More people are choosing insulated concrete walls than wood frame walls in residential construction. Concrete homes can be constructed with insulating concrete forms (ICF), cast-in-place concrete, precast concrete panels, autoclaved aerated concrete, and concrete masonry. These construction methods generally lead to energy-efficient homes due to their thermal mass, high levels of insulation, and low air infiltration. But because of the low air infiltration, controlling moisture is important.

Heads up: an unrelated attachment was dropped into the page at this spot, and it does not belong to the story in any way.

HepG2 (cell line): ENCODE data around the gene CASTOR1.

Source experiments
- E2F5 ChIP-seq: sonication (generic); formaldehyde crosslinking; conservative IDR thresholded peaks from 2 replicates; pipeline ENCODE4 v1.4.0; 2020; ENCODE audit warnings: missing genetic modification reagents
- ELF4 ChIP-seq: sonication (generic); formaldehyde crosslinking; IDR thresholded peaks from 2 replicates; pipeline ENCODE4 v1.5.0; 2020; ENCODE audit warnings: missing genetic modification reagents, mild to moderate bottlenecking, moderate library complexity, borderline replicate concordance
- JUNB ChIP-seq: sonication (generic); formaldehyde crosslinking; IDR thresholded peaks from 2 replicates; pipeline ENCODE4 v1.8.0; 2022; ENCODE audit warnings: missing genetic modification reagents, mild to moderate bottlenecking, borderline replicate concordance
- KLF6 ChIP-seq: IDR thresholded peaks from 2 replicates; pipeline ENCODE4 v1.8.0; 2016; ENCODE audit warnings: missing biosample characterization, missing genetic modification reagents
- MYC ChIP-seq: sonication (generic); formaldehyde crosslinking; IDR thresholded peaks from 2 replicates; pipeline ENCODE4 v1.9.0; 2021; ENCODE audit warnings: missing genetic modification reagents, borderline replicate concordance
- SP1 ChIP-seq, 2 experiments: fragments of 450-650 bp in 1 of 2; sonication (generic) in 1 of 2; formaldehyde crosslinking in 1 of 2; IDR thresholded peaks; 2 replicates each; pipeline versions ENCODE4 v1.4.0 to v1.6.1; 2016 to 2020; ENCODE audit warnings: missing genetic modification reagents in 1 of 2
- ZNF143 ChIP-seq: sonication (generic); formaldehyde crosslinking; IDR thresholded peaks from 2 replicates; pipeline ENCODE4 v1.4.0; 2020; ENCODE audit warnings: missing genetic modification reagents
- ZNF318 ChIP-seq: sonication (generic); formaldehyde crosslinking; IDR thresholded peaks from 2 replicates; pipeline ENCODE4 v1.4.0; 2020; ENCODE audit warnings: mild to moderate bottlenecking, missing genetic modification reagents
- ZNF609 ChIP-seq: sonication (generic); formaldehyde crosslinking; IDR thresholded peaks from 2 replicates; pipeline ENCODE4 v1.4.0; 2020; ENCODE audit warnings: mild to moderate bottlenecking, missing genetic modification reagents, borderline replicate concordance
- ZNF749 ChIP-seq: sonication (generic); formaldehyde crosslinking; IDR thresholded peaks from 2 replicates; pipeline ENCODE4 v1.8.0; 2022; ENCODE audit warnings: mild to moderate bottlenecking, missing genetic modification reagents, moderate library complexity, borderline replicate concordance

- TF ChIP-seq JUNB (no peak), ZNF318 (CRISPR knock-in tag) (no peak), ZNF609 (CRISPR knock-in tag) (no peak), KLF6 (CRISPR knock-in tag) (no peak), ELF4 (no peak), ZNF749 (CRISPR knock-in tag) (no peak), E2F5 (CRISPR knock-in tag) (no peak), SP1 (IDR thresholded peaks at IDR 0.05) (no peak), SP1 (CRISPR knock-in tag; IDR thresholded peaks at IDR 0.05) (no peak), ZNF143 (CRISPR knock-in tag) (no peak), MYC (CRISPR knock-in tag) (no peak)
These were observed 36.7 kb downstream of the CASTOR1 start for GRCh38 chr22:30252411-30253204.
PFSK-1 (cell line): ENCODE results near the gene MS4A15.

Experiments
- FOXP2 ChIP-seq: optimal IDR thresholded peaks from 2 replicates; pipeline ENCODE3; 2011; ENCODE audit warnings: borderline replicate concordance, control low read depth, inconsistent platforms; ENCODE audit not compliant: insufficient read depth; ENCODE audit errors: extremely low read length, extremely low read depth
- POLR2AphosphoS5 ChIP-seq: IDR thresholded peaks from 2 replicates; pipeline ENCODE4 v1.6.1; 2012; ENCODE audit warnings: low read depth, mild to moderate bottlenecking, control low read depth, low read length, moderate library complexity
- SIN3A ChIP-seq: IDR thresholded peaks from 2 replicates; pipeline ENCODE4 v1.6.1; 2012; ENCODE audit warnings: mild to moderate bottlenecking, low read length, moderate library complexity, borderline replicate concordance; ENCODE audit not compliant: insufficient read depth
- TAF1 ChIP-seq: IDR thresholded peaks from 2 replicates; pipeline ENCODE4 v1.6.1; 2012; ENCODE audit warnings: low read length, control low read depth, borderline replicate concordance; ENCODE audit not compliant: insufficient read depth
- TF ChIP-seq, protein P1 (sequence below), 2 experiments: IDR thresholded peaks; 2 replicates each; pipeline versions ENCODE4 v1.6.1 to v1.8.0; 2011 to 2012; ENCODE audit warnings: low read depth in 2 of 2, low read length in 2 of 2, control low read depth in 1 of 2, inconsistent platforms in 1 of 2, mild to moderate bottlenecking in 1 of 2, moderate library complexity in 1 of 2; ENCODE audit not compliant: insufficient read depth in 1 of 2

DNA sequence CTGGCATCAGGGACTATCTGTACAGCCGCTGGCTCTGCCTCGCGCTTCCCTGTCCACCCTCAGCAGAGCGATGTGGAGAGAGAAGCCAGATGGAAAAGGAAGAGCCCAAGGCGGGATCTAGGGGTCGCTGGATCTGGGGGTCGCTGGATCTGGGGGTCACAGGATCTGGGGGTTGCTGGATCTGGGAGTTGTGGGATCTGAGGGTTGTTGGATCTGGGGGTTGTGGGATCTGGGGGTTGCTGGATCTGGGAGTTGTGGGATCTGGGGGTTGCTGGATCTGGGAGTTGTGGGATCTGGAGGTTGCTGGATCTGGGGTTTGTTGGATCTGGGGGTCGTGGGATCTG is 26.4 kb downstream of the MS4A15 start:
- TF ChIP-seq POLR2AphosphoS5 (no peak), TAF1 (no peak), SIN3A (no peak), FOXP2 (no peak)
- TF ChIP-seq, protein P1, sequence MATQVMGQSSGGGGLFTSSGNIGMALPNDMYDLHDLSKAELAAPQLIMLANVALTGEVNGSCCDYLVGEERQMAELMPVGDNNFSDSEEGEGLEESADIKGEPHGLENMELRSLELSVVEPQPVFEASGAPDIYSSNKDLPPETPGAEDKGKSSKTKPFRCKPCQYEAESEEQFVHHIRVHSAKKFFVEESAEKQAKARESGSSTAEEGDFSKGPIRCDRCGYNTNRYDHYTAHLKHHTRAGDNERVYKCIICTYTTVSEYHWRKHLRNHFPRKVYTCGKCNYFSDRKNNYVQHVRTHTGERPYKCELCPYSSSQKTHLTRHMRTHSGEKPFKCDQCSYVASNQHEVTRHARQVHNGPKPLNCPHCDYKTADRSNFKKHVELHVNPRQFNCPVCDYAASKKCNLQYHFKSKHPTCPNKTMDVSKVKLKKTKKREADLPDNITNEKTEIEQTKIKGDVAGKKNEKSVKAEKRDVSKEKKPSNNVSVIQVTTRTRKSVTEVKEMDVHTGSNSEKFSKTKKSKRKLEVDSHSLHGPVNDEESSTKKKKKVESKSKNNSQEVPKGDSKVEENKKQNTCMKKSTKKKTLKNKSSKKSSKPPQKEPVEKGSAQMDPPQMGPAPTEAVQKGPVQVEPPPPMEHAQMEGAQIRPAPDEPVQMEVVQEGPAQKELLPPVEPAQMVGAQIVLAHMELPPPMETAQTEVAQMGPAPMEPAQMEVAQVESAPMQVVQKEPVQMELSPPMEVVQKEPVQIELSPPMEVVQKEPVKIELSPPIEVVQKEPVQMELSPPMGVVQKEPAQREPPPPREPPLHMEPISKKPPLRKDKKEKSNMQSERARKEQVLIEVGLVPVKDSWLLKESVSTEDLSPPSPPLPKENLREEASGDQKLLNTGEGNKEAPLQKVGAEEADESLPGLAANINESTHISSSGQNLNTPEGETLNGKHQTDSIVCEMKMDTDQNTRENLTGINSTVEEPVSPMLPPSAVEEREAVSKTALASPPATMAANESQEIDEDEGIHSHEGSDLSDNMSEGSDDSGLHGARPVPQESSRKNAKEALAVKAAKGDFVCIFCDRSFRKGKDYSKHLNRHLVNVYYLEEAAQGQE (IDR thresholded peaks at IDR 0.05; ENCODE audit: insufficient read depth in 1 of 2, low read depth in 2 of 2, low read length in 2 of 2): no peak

To prevent thermal cracking, most state departments of transportation cite a maximum temperature differential requirement for mass concrete in bridge piers. This requirement can create headaches for the contractor who hasn't fully considered how to deal with it. We asked Martha VanGeem, principal engineer with Construction Technology Laboratories (CTL) in Skokie, Ill., and Ralph Browne, bridge field engineer with the Texas Department of Transportation (TxDOT) Bridge Division in Austin to address this issue. In this discussion they tell us what can be done to provide improved and practical specifications for durable mass concrete construction.